The Health Minister of Belgium, Frank Vandenbroucke, has made an announcement on Thursday, that the Federal Government would be enforcing stricter regulations on the sale of COVID-19 masks in the nation.

Mentioning that Belgium is currently undergoing the 7th wave of Covid-19 infection, officials are making a reminder to people of the importance that wearing a mask can have in combating the virus.


Therefore, all masks on the Belgian market mustn’t contain harmful substances to citizens.

However, only FFP2, FFP3, and surgical masks are subject to (European) regulations, while disposable and reusable masks are not.

As a result, Frank Vandenbroucke is calling for stricter regulations on the types of masks sold in Belgium.

In 2021, the Sciensano public health institute conducted a sample-based study of the various masks sold in Belgium to assess any potential health risks they may pose to those who wear them.

They discovered titanium dioxide particles in reusable and disposable masks. These particles are found in sunscreen, toothpaste, and clothing whiteners and inhaling them could be hazardous to one’s health.

Sciensano continued their research, encouraged by the Health Ministry, to determine whether other chemical substances, such as silver ions and silver nanoparticles, were also present in masks.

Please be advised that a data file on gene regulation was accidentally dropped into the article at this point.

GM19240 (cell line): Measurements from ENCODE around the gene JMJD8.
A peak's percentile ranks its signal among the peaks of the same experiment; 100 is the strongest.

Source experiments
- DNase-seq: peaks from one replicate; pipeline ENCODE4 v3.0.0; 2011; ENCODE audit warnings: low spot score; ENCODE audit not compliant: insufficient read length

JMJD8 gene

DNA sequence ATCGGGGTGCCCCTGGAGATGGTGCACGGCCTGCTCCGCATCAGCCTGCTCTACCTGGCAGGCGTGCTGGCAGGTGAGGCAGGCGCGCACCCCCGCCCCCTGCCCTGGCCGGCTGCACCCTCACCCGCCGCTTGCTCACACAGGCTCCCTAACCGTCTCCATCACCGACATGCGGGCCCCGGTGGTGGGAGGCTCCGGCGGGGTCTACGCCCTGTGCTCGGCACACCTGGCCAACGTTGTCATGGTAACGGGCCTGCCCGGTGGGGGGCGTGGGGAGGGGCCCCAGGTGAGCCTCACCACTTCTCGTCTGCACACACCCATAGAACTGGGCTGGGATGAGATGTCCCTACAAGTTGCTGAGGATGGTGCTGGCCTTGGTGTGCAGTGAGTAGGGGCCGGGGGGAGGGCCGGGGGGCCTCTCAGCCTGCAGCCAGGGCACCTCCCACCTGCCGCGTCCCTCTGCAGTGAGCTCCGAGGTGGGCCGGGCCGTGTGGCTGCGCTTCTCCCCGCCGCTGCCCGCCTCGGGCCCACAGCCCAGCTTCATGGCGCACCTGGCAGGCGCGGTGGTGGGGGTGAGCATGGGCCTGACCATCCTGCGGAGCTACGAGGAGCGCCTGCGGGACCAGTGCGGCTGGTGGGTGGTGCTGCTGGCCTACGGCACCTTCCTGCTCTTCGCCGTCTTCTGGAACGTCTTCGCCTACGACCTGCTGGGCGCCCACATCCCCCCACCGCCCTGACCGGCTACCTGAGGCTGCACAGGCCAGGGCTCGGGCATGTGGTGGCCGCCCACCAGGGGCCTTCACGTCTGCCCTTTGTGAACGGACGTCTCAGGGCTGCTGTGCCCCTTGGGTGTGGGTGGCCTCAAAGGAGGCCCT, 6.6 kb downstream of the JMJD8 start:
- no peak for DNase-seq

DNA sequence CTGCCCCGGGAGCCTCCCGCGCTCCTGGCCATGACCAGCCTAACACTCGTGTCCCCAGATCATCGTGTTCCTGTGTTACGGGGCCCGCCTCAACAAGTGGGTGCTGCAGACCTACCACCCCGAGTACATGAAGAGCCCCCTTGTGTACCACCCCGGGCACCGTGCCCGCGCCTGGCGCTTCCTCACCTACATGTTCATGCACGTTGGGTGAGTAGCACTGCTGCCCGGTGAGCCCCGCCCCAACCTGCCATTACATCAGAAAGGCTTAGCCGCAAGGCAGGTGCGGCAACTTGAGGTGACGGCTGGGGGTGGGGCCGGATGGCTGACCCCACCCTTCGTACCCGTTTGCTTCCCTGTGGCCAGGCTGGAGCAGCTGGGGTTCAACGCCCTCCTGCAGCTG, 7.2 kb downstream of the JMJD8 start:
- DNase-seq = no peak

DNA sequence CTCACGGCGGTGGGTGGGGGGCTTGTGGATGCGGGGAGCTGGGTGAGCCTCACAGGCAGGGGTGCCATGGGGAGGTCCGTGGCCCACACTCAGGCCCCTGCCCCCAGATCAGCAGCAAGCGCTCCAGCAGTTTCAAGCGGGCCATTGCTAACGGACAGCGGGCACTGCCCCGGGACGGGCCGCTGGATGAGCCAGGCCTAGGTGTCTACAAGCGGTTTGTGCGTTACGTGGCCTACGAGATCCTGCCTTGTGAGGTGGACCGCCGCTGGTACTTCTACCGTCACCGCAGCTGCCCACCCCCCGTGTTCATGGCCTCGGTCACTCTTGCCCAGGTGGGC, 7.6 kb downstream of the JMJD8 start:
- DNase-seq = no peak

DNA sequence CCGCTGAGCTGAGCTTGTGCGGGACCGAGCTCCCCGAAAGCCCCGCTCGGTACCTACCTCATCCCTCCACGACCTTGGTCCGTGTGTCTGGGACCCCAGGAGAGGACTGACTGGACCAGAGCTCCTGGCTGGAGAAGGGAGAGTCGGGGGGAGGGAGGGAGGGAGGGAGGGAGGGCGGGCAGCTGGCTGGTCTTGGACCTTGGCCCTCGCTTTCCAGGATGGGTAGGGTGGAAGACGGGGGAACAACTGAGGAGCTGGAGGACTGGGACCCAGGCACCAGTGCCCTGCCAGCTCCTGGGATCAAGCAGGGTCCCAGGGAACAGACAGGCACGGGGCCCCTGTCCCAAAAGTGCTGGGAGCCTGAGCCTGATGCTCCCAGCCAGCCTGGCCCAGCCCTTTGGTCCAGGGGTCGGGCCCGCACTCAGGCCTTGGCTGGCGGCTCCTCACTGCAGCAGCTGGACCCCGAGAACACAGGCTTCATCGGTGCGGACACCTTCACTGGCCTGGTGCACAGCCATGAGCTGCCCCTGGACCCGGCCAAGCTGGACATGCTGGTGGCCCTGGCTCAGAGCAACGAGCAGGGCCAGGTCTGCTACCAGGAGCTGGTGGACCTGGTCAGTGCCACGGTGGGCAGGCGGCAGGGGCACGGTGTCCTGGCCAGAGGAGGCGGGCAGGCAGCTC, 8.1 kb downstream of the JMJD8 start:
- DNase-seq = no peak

They concluded that excessive levels of these silver particles were present in two different masks: a surgical mask distributed by the Suprgoods brand and a consumer mask distributed by the Avrox brand.

Following the publication of this study, Vandenbroucke decided to pull both masks from the market’.

Despite the fact that only a dozen of the surgical Suprgoods masks had been sold worldwide, authorities have decided to recall them.

Furthermore, Avrox reusable masks will no longer be distributed, with production already halted in 2021 in response to the initial titanium dioxide results.

To that end, the Minister is working on a legislative bill to ensure the safe use of all masks in Belgium, as well as an amendment to the Royal Decree that would regulate and prohibit the use of nanomaterials in children’s products.



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